What we are looking—-
Harvey Milk Civil Rights Academy appearance in San Francisco is coming up April 21st
I played a month long string of high school shows in 2000 that included: Chinle High School in the Navajo Nation, Robert F. Kennedy High School in Delano, California and Cupertino High School in the high tech center of the universe Silicon Valley. The Heavyweight Championship of the World of Opportunity according to busking was the chance to work with Navajo Native Americans, the offspring of the United Farm Workers and the cresting wave of students sited at the center of the digital revolution.
The external tour was accompanied with a simultaneous inner tour. A personal stalemate hit me hook, line and sinker. The younger self was going to have to make room for the emerging more mature self, the soul could not expand and grow if held hostage to fool youths thousand errors.
For a showman a piece of our equipment is the interior-emotional-psychological realm right out in the open in full view of our audience. I had resolved to give my audience the most pristine unvarnished experience I could muster. I sought to retrieve my integrity.
Steer and Aim with Heart
I experimented. Too honest, too sweet, too much of anything was too much. Balance came into play. Laughs? Sure, but not at the expense of others. Applause? When it is earned not asked for. Life is a full contact sport. Acknowledging the wounding is a chance for us to speak honestly about our what hurts.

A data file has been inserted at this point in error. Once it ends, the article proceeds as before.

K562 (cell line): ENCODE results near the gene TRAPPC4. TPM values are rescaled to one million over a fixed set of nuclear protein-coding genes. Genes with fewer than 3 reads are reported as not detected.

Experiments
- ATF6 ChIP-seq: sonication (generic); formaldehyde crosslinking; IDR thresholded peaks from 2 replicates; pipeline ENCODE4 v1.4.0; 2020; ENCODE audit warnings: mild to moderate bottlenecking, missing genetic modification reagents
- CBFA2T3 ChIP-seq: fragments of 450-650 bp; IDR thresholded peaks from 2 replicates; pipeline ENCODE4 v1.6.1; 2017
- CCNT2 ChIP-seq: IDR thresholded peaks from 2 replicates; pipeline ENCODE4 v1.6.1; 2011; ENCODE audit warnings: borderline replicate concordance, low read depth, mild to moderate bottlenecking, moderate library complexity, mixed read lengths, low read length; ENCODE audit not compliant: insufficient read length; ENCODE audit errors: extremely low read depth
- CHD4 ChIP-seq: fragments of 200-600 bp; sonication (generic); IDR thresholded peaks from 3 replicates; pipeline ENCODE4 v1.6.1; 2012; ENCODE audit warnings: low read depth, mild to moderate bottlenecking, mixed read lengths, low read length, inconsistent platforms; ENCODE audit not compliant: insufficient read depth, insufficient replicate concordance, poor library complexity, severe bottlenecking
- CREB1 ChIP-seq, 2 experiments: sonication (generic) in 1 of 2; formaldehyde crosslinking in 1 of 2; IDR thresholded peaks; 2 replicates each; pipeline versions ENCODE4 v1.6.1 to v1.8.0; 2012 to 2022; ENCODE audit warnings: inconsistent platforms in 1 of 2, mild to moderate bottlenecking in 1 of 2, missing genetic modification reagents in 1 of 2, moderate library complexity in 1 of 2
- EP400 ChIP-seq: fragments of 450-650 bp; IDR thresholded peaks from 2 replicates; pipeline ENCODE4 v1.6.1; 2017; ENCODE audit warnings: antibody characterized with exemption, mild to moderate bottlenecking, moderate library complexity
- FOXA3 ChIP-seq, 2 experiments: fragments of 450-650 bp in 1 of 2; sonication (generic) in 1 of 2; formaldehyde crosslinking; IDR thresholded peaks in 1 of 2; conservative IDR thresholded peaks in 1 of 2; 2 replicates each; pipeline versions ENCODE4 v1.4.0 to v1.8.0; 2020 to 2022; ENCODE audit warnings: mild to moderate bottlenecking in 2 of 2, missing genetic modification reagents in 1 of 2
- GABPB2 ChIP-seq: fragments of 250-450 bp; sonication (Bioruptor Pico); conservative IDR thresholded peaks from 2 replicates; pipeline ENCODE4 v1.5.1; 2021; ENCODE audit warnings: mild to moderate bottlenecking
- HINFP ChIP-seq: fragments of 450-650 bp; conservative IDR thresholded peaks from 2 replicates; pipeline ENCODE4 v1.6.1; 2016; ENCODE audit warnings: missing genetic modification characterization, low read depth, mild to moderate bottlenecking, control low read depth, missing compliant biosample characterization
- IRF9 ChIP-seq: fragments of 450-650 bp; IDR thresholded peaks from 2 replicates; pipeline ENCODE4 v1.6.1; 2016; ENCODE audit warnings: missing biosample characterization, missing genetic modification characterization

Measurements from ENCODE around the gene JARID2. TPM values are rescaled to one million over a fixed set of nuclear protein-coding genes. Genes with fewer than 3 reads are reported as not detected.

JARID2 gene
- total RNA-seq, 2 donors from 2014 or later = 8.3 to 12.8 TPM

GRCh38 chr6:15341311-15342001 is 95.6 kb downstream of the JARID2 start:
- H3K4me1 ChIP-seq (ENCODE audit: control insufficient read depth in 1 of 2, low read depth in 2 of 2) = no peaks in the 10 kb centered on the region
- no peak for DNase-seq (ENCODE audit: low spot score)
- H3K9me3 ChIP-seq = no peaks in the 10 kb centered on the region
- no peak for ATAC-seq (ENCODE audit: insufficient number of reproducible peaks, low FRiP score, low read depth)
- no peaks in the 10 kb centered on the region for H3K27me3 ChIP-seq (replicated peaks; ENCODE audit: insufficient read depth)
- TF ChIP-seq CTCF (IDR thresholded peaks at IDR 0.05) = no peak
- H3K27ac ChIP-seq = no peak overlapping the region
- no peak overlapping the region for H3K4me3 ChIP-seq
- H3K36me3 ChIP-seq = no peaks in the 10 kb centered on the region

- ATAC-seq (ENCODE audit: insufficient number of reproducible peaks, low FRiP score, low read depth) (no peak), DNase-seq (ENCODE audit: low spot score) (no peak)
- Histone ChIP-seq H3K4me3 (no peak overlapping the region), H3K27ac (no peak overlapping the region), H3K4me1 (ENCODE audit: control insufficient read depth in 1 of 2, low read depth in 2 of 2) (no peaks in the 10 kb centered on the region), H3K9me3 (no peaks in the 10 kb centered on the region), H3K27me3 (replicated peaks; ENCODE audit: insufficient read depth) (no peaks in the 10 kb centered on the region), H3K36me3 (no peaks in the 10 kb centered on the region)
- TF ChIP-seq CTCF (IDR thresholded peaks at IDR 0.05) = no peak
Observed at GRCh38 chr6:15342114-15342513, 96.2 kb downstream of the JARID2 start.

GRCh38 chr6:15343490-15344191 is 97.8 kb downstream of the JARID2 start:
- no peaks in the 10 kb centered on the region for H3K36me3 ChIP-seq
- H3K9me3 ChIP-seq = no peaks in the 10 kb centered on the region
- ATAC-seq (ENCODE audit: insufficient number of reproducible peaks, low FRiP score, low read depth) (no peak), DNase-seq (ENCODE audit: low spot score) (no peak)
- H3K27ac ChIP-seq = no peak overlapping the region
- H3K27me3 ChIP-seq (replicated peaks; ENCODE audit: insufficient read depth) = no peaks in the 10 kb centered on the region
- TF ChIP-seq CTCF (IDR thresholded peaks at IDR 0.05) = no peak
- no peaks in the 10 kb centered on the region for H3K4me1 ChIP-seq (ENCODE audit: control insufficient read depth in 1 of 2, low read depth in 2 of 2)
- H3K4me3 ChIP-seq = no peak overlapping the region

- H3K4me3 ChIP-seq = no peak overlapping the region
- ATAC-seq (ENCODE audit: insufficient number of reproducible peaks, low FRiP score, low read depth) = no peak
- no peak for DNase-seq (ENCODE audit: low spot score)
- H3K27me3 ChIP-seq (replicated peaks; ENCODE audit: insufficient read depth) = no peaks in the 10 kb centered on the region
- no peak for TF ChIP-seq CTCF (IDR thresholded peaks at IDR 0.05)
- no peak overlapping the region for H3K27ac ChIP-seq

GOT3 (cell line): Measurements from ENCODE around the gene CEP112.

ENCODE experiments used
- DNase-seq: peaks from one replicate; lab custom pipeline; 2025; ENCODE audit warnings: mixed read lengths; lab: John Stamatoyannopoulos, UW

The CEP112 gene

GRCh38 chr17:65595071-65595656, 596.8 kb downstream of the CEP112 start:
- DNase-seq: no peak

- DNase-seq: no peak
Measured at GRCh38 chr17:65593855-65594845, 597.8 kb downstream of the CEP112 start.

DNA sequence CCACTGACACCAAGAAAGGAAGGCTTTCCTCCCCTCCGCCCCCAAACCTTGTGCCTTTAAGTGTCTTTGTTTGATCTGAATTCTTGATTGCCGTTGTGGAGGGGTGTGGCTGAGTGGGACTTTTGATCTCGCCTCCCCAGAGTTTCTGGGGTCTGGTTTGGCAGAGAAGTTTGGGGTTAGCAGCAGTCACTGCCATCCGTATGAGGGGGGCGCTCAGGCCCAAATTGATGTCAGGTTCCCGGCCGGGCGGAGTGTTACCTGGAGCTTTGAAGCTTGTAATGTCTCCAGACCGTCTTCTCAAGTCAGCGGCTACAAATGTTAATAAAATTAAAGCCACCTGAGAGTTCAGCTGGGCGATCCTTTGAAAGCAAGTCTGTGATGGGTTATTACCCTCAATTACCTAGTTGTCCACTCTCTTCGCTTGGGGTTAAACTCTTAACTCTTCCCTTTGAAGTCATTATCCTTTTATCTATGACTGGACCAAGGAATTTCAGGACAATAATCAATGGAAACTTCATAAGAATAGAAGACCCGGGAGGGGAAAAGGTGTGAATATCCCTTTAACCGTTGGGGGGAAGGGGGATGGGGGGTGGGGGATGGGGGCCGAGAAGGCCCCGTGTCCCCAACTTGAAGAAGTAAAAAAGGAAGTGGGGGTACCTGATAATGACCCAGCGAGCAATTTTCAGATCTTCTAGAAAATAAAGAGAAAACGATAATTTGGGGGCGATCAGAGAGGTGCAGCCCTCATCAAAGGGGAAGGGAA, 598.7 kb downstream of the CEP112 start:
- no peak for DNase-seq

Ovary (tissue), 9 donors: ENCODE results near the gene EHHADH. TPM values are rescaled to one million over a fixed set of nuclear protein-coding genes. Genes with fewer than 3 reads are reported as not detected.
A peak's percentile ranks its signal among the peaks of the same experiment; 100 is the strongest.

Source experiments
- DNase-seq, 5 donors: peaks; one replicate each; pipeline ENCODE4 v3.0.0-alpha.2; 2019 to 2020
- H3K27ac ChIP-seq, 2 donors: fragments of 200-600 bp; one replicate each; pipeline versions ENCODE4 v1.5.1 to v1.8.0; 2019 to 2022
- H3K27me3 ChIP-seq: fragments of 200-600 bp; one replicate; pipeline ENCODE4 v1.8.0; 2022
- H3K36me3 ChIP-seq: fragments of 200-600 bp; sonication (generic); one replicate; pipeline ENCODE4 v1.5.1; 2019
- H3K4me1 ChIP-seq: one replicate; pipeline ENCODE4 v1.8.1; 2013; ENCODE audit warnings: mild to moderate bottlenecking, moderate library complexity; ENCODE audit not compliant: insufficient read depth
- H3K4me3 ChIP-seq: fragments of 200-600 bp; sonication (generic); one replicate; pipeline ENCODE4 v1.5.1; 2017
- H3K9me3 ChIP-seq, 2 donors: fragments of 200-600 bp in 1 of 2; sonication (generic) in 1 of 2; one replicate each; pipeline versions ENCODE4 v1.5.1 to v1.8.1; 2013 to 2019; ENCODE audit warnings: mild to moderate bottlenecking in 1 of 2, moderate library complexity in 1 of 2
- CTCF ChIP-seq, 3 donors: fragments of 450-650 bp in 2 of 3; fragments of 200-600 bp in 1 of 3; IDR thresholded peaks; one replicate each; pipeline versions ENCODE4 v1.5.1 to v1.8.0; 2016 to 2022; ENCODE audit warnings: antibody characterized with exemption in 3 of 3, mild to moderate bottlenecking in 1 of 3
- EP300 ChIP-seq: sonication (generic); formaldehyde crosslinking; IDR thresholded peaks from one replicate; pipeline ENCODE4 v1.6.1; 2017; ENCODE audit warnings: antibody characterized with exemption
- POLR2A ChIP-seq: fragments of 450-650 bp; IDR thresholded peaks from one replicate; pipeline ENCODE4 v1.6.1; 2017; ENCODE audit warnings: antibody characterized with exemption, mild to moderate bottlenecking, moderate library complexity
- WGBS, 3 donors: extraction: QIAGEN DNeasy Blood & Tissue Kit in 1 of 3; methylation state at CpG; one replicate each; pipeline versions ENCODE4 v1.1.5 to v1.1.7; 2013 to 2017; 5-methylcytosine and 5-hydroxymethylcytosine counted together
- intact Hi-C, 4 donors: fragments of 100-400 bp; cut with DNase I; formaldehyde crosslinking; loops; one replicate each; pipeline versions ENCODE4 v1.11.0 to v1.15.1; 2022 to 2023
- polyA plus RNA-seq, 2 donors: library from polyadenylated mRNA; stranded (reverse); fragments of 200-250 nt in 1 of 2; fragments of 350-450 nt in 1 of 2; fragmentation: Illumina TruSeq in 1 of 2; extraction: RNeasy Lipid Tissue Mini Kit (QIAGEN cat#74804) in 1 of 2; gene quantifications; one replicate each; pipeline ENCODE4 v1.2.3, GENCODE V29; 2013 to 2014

“Reach into your chest pocket and pull out your magic pen. This is the magic pen you use to write the story of your life.” I would get all the children to raise their imaginary pen high into the air. “This is your story, the one you steer right through the center of your heart, between what you trust and know and doubt and fear. Your story is a great story. Whether it is the work you do at school, the teeth you need to brush, or telling your mom and dad when they tuck you into bed as they give you a kiss goodnight that you love them.” I would place my pen back into my pocket. “So lets all put our pens away for now. When you wake up tomorrow, don’t forget about your pen, it’s your magic pen, write with it, this is your story, be the author of your life…”
I don’t do this every show. It works with children until the age when the end of innocence arrives. The conceit and symbolism of the magic pen is a little much from that moment until they are old enough to resolve the deeper contradictions confronted in a world desperate for more willing souls daring to live their lives written out loud. You and I— we— all of the world have noticed the Stoneman Douglas High School Students have picked up their pens.
Two thousand miles I roamed
Just to make this dock my home
Buy a book, book a show, surf around the site. And hope you’ll come back. I’ll be here trying to keep it real…